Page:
Since traders on the floor of the New York Stock Exchange are generally two or three steps in front of the investing public despite the marvels of modem communications, the public orders hit a market that has just been cleaned up by the pros.

As the public orders start reaching the floor of the exchange, the specialists, those bastions of rectitude, become besieged with overwhelming orders to buy or sell the securities they make markets in. Stalwart, they defend their positions, stand their ground. No investor is going to be allowed to make hasty investment decisions if the specialist has his way. So he gets permission to stop trading while he surveys the situation, counting and matching buy and sell orders off his book with those being received to see where the stock should reopen.

The specialist is human. He may not have the responsibilities your psychiatrist or minister or doctor has in his relations with you, the investor, but he is human. He’s hard-pressed. He’s moving a herd of goldfish upstream, and it’s hard to keep them together. New orders keep coming in all the time, unsettling his search for a delicate balance.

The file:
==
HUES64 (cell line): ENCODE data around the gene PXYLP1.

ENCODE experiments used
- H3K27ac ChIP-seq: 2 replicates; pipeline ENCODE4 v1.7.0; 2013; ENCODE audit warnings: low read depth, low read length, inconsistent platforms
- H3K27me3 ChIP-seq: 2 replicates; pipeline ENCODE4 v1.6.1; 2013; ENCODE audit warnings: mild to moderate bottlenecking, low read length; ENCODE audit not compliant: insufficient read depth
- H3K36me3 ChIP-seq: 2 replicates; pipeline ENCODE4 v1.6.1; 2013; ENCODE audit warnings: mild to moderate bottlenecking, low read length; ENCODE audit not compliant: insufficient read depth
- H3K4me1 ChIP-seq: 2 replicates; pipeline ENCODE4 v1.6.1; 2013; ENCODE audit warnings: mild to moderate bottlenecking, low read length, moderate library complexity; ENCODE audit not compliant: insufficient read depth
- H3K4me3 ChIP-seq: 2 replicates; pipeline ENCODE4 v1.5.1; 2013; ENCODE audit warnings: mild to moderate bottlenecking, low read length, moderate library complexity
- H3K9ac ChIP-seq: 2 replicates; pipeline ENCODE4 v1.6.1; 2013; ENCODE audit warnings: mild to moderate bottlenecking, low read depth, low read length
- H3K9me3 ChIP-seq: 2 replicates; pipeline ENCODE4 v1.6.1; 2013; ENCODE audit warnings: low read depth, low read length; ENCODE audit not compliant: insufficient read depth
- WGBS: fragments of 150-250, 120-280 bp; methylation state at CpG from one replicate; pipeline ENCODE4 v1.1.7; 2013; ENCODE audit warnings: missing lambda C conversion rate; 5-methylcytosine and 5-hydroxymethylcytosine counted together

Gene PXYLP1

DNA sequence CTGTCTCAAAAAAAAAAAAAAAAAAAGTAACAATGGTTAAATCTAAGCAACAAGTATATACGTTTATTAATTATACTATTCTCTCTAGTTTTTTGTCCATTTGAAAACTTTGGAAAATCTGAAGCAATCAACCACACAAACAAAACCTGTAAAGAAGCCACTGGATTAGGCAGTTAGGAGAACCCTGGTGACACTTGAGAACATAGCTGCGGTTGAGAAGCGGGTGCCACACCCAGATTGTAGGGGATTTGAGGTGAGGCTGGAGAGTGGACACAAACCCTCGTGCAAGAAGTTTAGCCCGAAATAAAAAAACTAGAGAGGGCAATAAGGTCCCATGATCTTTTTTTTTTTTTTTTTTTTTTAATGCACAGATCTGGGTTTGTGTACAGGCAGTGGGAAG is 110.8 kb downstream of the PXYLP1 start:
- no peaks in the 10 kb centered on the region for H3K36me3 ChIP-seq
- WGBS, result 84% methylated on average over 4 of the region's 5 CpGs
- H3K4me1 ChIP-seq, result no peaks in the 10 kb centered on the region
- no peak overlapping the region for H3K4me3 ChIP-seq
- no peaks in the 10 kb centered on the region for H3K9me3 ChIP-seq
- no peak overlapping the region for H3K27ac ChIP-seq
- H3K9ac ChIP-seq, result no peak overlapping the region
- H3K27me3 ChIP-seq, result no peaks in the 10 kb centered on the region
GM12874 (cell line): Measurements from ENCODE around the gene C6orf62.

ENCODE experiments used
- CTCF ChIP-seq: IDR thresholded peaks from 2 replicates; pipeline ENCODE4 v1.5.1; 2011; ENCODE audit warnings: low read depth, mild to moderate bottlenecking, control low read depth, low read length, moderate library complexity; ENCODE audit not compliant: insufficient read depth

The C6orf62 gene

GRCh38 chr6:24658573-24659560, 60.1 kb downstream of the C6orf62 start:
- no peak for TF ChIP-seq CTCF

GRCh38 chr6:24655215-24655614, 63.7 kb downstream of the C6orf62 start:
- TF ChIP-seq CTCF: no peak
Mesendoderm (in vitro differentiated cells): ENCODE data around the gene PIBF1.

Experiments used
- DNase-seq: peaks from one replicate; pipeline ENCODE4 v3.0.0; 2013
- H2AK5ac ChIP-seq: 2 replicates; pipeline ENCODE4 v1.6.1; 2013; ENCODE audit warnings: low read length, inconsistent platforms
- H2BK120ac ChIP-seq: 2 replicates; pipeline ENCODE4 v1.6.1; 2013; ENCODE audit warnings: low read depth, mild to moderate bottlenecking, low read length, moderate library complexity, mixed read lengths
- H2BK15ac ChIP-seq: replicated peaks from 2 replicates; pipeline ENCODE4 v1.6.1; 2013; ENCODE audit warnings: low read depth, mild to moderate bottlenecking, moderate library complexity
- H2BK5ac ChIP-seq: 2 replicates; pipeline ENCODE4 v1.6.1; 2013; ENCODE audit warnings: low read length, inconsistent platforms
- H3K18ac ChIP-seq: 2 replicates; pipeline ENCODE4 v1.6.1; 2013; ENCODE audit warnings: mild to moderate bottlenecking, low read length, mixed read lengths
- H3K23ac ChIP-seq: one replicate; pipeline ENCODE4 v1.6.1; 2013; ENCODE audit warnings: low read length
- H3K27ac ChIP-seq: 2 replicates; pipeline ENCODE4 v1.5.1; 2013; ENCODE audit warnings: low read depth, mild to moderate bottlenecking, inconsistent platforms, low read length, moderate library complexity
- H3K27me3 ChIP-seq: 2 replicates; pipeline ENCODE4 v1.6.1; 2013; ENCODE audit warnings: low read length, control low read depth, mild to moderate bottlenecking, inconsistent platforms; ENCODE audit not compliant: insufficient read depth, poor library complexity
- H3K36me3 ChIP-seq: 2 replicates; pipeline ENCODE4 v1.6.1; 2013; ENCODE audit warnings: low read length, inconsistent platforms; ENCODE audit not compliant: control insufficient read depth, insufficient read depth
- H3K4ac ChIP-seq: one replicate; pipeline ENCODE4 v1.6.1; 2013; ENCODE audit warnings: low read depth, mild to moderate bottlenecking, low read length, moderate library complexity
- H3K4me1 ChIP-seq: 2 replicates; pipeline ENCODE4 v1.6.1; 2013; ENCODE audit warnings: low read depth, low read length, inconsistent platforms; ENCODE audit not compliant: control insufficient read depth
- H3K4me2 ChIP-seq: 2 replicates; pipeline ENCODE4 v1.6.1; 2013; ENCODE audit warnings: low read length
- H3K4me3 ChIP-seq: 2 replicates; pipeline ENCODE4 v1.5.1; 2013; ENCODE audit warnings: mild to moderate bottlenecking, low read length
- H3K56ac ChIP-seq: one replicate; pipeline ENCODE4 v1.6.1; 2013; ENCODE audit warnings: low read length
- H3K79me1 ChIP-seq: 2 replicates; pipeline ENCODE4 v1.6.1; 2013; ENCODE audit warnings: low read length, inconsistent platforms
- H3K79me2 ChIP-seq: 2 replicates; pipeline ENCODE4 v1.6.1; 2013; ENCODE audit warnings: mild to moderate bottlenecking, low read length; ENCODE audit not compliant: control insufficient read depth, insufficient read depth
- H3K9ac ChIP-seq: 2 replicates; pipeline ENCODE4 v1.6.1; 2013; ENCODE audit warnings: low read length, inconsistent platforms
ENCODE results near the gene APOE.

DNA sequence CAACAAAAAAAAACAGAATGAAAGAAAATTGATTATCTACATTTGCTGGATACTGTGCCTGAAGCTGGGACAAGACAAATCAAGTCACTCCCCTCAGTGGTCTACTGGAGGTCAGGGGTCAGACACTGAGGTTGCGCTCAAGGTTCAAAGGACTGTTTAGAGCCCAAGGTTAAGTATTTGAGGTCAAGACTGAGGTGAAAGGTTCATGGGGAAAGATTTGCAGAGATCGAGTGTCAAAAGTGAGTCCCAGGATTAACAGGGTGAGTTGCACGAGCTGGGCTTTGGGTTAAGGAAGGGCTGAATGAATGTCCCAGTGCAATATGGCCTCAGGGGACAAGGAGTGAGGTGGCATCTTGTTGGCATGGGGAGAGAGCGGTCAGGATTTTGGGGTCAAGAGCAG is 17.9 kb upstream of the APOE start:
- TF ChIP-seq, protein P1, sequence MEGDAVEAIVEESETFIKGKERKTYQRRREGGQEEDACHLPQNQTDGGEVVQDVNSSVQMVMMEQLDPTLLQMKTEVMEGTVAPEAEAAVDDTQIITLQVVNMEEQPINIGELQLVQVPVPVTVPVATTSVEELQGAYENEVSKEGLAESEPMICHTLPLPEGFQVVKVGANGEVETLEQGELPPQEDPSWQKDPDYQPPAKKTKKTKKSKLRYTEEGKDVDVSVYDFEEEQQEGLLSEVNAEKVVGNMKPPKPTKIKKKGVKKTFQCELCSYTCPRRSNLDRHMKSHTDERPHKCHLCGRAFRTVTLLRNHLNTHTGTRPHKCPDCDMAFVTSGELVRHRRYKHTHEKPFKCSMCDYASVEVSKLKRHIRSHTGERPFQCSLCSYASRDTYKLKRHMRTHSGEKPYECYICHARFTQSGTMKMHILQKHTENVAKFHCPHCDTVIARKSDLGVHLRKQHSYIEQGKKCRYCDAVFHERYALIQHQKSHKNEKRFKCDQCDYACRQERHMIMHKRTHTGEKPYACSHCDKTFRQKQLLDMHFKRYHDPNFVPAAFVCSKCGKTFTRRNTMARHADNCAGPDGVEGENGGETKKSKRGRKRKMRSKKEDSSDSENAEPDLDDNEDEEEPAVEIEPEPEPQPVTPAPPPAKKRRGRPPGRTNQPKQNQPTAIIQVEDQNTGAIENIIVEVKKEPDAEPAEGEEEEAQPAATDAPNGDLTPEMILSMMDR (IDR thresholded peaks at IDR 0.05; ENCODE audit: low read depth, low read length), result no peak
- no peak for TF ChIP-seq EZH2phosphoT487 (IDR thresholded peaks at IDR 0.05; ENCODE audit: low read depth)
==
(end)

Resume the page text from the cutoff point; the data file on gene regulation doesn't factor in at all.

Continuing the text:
Consider his position. He’s got to move a stock to a point that satisfies all the current demand or supply. This means he has to sell or go short to fill the demand; or he may have to buy substantial amounts of the supply offered.

That’s very noble of him, of course, and that’s exactly what the New York Stock Exchange wants him to do. But his position is enviable. He’s generally short or has sold stock into the last of the demand. When demand wanes, stocks go down. If you’ve just sold or have a short position, that’s good. If you’ve bought the last of the supply, chances are that the price of the stock will go back up again for awhile. That’s good, too, if you just bought the stock.

The specialist is like a player in a stud poker game with a hidden three of a kind, and all he can see on the table are lower pairs after the last card has been dealt.

Check it for yourself. Look at stocks in a frantic market to see what they do after opening three or more points away from the last trade. In most cases they immediately reverse directions. If a stock stops trading at 40 and reopens at 45, it will probably close at 43. The specialist had to sell at 45 to get the stock open. It has to go down for him to buy back and recoup. The direction reversal is equally automatic if a stock opens down sharply.

Remember, specialists are like doctors. You’ll never meet a poor one.

Unless you’re as quick as a specialist and have the same resources and experience, don’t get involved in a market made frantic by some unexpected news event. If you just can’t stand being on the sidelines, try to get on the same side of the market the specialist is on and place your orders at limits, very carefully.

If you think the boat is leaving without you in such a situation, resist the urge. Step back on the dock and watch the departure. As the sun disappears over the horizon, you may see the boat sinking slowly in the west.